Unfortunately Divine Heresy sounds like a one trick pony to me, and honestly I don’t expect much from the new Fear Factory either.

  4. Commented by: Staylow

    Well, I’ve never witnessed Fear Factory live, so I can’t compare Bell’s vocals on CD to the live setting. I merely used his Burt Bell as a point of reference, especially considering just who it is at the point of focus here – not the be all, end all vocalist of his type. Neal doesn’t need to sound just like Bell for this to be good – he just needs to not sound as whiny as he does here.

  5. Commented by: dr_neo_cortex

    I saw fear factory a while back, when they were touring Archetype and yeah Burton c bell has room for improvement live but they put on a pretty good show.

    I’ll pass on this though.

  6. Commented by: Juan Pinto

    I had the luck to see Fear Factory live once for the Obsolete tour and Burton C. Bell sounded just as good live as he did on albums. He might not be a great vocalist in league with Bruce Dickinson or Rob Halford but his voice just fits the music. He never sounds whiny or annoying, his cleans vocals are tuneful and always add to the music, never substract from it. I guess the point Staylow was trying to get accross is that Divine Heresy needs a singer whose voice complements the music as Burton C. Bell’s did with Fear Factory.

  7. Commented by: faust666

    i guess i’m the only one who thinks Tim Yeung’s hyper triggered one dimensional drumming isn’t all that great.
    Terrible vocals and mostly boring songs. This band sounds like they’re trying way too hard.

  8. Commented by: krustster

    Lolol, much better review that the shitty one on MR. I gotta dmit though, I really like the new guy’s singing. Vext sounded like Howard Jones but this guy reminds me of Lawrence Mackrory, a singer that I think is really overlooked/underappreciated. I would make the Linkin Park comparison but frankly, when the guy from Threat Signal is still out there, nobody else can come close on that front. I can see not liking the singing, though. Good, fair review.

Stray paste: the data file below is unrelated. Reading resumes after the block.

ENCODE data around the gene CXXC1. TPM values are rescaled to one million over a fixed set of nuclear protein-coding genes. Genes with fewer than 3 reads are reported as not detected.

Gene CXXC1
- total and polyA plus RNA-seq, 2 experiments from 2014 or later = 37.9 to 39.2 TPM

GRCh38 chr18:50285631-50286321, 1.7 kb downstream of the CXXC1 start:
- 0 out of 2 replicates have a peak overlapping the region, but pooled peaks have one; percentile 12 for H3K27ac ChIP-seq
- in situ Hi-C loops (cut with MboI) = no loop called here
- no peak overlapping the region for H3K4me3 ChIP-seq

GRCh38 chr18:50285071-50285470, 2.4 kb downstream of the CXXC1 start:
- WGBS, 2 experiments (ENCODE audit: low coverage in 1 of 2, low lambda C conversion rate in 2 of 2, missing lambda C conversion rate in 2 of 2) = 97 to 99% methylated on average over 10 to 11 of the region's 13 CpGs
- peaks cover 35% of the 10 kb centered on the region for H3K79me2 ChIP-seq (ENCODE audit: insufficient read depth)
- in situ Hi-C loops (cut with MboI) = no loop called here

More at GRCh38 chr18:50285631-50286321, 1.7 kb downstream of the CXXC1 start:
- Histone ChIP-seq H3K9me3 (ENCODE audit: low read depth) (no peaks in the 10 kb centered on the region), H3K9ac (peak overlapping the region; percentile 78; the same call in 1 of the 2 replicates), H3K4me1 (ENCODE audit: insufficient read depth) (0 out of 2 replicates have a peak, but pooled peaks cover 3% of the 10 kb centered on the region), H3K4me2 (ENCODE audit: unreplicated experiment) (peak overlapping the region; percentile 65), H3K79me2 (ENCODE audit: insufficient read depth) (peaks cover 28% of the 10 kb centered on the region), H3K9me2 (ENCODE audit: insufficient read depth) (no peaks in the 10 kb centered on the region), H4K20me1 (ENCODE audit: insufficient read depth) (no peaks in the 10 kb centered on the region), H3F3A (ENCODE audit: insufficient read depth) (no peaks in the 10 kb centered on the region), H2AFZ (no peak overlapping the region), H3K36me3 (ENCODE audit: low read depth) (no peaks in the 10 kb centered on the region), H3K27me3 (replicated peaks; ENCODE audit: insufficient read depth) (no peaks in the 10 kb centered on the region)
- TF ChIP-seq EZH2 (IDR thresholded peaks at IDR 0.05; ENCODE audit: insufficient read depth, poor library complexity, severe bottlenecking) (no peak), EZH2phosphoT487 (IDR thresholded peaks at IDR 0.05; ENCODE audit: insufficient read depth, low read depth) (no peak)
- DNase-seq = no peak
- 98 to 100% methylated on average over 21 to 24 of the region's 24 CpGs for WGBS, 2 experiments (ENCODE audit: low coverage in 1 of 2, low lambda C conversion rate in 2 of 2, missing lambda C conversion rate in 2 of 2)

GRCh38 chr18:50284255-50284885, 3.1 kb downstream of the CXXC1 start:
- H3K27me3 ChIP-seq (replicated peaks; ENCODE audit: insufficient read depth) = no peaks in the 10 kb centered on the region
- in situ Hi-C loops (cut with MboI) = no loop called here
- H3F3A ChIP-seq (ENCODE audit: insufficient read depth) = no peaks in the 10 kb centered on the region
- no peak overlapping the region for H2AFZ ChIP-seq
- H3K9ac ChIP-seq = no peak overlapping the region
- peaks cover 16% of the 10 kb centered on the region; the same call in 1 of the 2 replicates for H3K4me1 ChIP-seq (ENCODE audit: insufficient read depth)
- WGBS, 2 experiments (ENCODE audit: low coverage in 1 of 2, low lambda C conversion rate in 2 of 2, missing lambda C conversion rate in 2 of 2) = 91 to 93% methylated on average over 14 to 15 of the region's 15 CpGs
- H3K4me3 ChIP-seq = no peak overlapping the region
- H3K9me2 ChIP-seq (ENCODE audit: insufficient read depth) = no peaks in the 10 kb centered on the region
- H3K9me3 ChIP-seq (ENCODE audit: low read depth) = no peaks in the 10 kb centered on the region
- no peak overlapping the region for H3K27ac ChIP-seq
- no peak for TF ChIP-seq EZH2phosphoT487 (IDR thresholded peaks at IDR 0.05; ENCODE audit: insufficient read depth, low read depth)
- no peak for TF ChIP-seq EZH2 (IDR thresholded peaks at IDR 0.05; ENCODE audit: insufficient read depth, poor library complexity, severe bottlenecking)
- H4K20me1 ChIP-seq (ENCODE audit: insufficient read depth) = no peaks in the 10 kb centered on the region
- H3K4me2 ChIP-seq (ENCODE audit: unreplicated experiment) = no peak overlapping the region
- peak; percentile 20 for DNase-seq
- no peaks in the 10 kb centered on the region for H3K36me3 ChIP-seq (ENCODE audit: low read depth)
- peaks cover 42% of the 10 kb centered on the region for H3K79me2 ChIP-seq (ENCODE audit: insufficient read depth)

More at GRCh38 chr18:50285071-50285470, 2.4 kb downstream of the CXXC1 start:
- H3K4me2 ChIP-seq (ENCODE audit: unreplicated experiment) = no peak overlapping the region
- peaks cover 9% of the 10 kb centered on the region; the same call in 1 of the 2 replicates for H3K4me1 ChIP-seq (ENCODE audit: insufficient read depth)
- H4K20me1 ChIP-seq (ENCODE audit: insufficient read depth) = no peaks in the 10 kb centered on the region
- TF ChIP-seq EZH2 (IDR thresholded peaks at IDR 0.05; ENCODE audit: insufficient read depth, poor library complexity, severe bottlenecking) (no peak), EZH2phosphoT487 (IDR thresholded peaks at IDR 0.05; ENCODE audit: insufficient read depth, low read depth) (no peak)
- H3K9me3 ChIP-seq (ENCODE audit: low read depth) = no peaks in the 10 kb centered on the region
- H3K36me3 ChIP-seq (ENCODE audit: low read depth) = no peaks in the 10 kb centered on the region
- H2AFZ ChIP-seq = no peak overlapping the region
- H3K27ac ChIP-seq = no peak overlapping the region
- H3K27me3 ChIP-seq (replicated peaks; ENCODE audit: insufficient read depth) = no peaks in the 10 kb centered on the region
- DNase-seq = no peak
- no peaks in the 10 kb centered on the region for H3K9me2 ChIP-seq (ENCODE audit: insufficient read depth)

9. Commented by: Dimaension X

    I think Dino is pretty good in this context, his playing is much more interesting than in later Fear Factory before he left the band, much more complex.

    The clean vox are a bit annoying and bordering on mallcore – I don’t think they’re necessary.

    And the drumming isn’t anymore “triggered” than Ray Herrera, who triggers EVERYTHING in sight.

    Then again, I’ll probably just delete this one from the collection.

Leave a Reply

Privacy notice: When you submit a comment, your creditentials, message and IP address will be logged. A cookie will also be created on your browser with your chosen name and email, so that you do not need to type them again to post a new comment. All post and details will also go through an automatic spam check via Akismet's servers and need to be manually approved (so don't wonder about the delay). We purge our logs from your meta-data at frequent intervals.

  • Ad Patres - Unbreathable
  • WyndRider - Revival
  • Unleashed - Before the Creation of Time
  • Ulcerate - Cutting the Throat of God
  • Assassin - The Upcoming Terror/ Interstellar Experience (Reissues)
  • Nyrak - Devourer of All
  • Summoner’s Circle - Cult
  • Kratti - Matka Kohti Kosmista
  • Suffering Souls - An Iconic Taste of Demise
  • Vale of Pnath - Between the Worlds of Life and Death
  • Pathology - Unholy Descent
  • Ischemic - Condemned to the Breaking Wheel
  • Terminal Nation  - Echoes of the Devil’s Den
  • (Un)Worthy - This Present Darkness
  • Severe Torture - Torn From the Jaws of Death